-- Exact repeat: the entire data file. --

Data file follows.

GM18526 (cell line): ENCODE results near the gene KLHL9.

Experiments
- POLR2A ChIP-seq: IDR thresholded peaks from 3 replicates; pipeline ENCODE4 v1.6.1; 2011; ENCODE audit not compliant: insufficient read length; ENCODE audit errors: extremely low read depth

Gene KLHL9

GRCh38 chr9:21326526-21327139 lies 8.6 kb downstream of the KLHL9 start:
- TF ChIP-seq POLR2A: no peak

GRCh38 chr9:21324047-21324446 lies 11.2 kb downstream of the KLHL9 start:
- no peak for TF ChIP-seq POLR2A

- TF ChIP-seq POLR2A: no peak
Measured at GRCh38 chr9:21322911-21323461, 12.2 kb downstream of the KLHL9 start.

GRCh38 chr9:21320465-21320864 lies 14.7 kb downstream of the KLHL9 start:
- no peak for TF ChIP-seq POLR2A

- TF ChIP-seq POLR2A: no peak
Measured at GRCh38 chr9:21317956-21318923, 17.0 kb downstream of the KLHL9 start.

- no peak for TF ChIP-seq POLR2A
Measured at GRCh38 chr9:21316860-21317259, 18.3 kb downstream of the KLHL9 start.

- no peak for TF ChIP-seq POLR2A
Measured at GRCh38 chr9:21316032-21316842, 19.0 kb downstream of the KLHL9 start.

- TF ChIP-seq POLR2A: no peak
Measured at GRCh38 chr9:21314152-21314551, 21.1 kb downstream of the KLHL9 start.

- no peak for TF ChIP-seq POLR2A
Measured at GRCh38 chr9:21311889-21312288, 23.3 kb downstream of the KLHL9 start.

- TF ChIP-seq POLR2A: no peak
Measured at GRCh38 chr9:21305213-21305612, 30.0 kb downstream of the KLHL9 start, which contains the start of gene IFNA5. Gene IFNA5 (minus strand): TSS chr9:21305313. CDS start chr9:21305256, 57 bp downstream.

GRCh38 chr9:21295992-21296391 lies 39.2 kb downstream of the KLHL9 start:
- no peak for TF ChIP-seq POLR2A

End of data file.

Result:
GM18526 (cell line): ENCODE results near the gene KLHL9.

Experiments
- POLR2A ChIP-seq: IDR thresholded peaks from 3 replicates; pipeline ENCODE4 v1.6.1; 2011; ENCODE audit not compliant: insufficient read length; ENCODE audit errors: extremely low read depth

Gene KLHL9

GRCh38 chr9:21326526-21327139 lies 8.6 kb downstream of the KLHL9 start:
- TF ChIP-seq POLR2A: no peak

GRCh38 chr9:21324047-21324446 lies 11.2 kb downstream of the KLHL9 start:
- no peak for TF ChIP-seq POLR2A

- TF ChIP-seq POLR2A: no peak
Measured at GRCh38 chr9:21322911-21323461, 12.2 kb downstream of the KLHL9 start.

GRCh38 chr9:21320465-21320864 lies 14.7 kb downstream of the KLHL9 start:
- no peak for TF ChIP-seq POLR2A

- TF ChIP-seq POLR2A: no peak
Measured at GRCh38 chr9:21317956-21318923, 17.0 kb downstream of the KLHL9 start.

- no peak for TF ChIP-seq POLR2A
Measured at GRCh38 chr9:21316860-21317259, 18.3 kb downstream of the KLHL9 start.

- no peak for TF ChIP-seq POLR2A
Measured at GRCh38 chr9:21316032-21316842, 19.0 kb downstream of the KLHL9 start.

- TF ChIP-seq POLR2A: no peak
Measured at GRCh38 chr9:21314152-21314551, 21.1 kb downstream of the KLHL9 start.

- no peak for TF ChIP-seq POLR2A
Measured at GRCh38 chr9:21311889-21312288, 23.3 kb downstream of the KLHL9 start.

- TF ChIP-seq POLR2A: no peak
Measured at GRCh38 chr9:21305213-21305612, 30.0 kb downstream of the KLHL9 start, which contains the start of gene IFNA5. Gene IFNA5 (minus strand): TSS chr9:21305313. CDS start chr9:21305256, 57 bp downstream.

GRCh38 chr9:21295992-21296391 lies 39.2 kb downstream of the KLHL9 start:
- no peak for TF ChIP-seq POLR2A